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By Janelle Griffith

The Monkees bassist and singer Peter Tork died Thursday, according to his sister and bandmates. He was 77.

“It is with beyond-heavy and broken hearts that we share the devastating news that our friend, mentor, teacher, and amazing soul, Peter Tork, has passed from this world,” read a statement on Tork's official Facebook account. "Please know that Peter was extremely appreciative of you, his Torkees, and one of his deepest joys was to be out in front of you, playing his music, and seeing you enjoy what he had to share."

The statement is attributed to “the team of Peter’s friends, family and colleagues” who maintained his social media presence.

Tork’s sister, Anne Thorkelson, confirmed the musician’s death to The Washington Post. Tork was diagnosed with a rare form of cancer a decade ago.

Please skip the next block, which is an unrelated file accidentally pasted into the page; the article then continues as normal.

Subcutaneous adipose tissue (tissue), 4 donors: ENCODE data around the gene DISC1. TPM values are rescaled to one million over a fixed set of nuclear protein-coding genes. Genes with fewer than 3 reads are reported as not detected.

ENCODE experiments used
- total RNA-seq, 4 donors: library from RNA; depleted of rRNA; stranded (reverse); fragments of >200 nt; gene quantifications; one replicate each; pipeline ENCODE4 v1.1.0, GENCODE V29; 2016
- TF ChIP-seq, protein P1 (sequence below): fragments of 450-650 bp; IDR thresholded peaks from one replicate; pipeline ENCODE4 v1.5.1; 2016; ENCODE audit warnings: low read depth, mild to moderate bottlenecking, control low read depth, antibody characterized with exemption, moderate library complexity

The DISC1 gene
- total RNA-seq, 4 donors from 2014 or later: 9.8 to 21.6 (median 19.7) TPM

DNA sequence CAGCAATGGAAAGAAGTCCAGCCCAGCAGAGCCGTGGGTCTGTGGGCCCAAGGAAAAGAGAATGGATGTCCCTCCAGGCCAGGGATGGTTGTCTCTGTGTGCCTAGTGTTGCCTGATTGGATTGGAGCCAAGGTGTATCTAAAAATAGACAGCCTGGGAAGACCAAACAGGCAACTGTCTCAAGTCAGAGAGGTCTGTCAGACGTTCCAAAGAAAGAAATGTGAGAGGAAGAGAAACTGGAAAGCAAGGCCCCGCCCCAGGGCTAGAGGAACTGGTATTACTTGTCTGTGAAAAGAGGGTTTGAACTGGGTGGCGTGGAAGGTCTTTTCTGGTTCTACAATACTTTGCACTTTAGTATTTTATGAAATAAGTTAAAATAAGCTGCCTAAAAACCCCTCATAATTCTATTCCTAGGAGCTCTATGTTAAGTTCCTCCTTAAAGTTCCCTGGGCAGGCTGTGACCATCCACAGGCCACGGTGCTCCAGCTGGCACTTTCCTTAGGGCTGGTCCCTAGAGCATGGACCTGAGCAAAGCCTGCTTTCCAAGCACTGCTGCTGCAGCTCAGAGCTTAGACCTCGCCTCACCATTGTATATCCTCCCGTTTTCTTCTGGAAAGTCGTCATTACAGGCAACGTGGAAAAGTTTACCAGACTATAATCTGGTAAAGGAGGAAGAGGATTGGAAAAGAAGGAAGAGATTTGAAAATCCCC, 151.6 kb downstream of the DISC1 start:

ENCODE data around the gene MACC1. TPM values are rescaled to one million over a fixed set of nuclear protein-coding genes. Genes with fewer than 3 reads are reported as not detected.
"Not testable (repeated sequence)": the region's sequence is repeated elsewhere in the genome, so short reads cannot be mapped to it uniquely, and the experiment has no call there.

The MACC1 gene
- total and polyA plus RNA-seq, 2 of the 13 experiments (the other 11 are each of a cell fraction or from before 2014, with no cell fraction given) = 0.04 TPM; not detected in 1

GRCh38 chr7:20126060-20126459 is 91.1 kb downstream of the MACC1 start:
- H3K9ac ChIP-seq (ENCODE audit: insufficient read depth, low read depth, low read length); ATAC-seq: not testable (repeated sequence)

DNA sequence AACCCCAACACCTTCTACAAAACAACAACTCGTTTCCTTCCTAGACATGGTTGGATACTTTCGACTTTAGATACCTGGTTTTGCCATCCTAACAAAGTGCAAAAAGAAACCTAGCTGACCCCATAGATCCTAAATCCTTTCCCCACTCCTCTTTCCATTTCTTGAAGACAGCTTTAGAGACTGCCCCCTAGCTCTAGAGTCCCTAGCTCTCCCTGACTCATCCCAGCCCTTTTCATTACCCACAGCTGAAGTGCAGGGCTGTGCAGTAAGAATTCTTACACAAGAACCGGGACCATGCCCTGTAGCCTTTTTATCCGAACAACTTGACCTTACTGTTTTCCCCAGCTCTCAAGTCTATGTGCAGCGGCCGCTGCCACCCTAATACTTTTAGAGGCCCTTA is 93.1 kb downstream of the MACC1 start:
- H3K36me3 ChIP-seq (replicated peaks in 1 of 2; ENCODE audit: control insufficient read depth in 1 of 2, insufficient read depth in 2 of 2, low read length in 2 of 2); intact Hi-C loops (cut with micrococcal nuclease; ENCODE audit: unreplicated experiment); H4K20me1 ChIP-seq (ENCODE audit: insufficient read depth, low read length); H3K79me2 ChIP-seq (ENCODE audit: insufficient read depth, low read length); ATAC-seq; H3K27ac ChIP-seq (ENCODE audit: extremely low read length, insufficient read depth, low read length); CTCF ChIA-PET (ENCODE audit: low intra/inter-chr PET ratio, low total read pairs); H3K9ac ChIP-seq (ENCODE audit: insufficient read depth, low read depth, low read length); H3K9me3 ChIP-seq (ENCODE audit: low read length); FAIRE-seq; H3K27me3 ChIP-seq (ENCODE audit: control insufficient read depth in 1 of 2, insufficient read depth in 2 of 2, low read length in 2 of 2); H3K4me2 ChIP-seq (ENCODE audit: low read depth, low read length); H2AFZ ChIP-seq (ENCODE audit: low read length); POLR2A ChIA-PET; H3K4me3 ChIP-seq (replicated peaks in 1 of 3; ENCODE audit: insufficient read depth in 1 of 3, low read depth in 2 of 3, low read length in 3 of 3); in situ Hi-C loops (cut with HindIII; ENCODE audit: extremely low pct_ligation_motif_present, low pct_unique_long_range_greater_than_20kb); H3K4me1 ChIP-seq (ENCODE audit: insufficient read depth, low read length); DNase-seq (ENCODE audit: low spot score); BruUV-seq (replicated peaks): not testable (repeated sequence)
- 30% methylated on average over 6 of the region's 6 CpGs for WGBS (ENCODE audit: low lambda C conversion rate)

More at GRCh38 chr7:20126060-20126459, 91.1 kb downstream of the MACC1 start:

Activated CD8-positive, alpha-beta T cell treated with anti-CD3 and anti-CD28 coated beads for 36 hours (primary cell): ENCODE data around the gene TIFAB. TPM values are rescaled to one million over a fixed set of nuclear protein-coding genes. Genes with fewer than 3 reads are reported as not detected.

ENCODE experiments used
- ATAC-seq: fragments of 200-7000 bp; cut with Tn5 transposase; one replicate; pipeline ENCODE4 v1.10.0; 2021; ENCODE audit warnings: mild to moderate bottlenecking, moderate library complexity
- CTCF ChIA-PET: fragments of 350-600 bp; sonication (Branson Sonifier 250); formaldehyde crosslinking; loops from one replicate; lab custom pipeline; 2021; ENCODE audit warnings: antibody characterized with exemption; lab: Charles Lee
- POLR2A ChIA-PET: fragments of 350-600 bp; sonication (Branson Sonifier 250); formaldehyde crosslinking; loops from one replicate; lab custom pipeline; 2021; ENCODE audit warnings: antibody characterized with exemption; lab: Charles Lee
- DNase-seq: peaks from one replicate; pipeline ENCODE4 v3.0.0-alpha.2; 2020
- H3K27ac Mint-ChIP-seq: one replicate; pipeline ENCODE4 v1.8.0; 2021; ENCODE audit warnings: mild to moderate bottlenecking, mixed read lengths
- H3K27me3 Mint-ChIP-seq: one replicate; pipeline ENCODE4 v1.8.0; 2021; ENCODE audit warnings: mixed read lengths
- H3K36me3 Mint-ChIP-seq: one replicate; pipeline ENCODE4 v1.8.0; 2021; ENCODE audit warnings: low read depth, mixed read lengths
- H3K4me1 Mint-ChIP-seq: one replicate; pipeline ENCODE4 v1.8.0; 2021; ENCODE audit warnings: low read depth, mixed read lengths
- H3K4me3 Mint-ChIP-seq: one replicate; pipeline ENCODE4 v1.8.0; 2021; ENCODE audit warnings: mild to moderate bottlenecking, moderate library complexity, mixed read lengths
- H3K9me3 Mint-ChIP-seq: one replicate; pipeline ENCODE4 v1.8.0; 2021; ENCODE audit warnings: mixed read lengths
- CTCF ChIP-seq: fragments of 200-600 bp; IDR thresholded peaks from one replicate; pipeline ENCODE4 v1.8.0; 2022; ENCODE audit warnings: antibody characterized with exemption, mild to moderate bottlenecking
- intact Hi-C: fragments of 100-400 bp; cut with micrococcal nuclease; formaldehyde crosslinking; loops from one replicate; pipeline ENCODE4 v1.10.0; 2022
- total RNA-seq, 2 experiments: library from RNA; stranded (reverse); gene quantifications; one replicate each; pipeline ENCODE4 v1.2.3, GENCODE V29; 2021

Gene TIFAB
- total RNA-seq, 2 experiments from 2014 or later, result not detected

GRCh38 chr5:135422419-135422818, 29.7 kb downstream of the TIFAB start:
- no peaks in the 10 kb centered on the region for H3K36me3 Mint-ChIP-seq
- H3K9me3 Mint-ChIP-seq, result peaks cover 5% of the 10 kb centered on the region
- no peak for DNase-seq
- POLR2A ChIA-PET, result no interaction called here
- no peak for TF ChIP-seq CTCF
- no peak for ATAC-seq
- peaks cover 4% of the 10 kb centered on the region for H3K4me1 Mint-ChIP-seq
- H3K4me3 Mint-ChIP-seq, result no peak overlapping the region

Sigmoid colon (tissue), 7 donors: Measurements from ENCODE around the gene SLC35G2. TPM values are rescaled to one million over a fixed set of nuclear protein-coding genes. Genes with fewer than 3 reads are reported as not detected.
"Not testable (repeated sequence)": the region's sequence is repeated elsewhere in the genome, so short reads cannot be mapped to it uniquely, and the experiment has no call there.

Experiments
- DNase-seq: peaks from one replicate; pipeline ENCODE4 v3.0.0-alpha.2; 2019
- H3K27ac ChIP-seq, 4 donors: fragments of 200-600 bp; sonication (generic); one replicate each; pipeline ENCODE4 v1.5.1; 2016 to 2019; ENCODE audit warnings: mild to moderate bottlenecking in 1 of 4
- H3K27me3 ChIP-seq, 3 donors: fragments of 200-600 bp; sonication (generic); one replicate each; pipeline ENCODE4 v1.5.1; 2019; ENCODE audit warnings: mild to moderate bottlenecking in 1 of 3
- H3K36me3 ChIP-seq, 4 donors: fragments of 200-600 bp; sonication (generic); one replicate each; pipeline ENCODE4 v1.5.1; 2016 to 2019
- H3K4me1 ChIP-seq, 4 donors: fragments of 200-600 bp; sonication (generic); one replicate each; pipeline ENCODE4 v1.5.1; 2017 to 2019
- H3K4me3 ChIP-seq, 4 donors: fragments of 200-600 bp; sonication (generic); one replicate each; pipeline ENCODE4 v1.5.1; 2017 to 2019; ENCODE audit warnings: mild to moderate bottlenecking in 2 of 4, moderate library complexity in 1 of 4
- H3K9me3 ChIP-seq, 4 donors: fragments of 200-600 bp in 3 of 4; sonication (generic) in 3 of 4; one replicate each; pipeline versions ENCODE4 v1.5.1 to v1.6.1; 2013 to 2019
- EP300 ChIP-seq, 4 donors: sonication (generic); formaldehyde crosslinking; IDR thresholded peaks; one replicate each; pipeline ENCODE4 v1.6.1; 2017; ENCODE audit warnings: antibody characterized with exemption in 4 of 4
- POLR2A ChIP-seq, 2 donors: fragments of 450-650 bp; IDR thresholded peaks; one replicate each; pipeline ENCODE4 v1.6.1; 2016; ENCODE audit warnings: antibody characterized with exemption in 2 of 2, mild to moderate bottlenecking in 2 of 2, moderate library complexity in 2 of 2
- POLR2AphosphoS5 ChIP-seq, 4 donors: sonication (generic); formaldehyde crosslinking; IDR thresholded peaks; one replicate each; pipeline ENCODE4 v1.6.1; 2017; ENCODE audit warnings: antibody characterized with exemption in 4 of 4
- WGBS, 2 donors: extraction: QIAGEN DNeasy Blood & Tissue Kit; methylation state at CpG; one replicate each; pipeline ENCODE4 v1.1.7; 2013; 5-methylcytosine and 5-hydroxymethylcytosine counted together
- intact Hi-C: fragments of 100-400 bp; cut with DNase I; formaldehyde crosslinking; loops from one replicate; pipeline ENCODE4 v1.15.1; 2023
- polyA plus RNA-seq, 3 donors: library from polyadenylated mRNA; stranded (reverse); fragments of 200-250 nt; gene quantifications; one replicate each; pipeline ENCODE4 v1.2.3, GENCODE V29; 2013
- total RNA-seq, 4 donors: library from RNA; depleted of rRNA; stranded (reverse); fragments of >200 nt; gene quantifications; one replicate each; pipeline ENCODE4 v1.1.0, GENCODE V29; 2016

The Monkees, Mike Nesmith, Davy Jones, Peter Tork and Micky Dolenz, with their Emmy award on June 4, 1967.AP file

His bandmate Michael Nesmith also reflected on his passing in a statement Thursday.

"Peter Tork died this AM. I am told he slipped away peacefully," Nesmith said. "Yet, as I write this my tears are awash, and my heart is broken. Even though I am clinging to the idea that we all continue, the pain that attends these passings has no cure. It's going to be a rough day."

The popular 1960s made-for-TV band the Monkees was established for a show of the same name. The group consisted of Davy Jones, who died in 2012, Nesmith, Tork and Micky Dolenz. The NBC sitcom ran from 1966 to 1968.

Dolenz reacted to news of his bandmate's death on Twitter.

"There are no words right now...heart broken over the loss of my Monkee brother, Peter Tork," he said.

Peter Tork at a news conference at the Warwick Hotel in New York on July 6, 1967.Ray Howard / AP file

Tork played a lovable wisecracking character on "The Monkees" television show. He wrote several of the group's songs, including “Can You Dig It?” and “For Pete’s Sake.”

The group sold millions of records and its recording of "Daydream Believer" became a No. 1 single. Their recording of “Last Train to Clarksville" and cover of Neil Diamond’s "I'm a Believer" also topped the charts.

The Monkees disbanded in the early 1970s.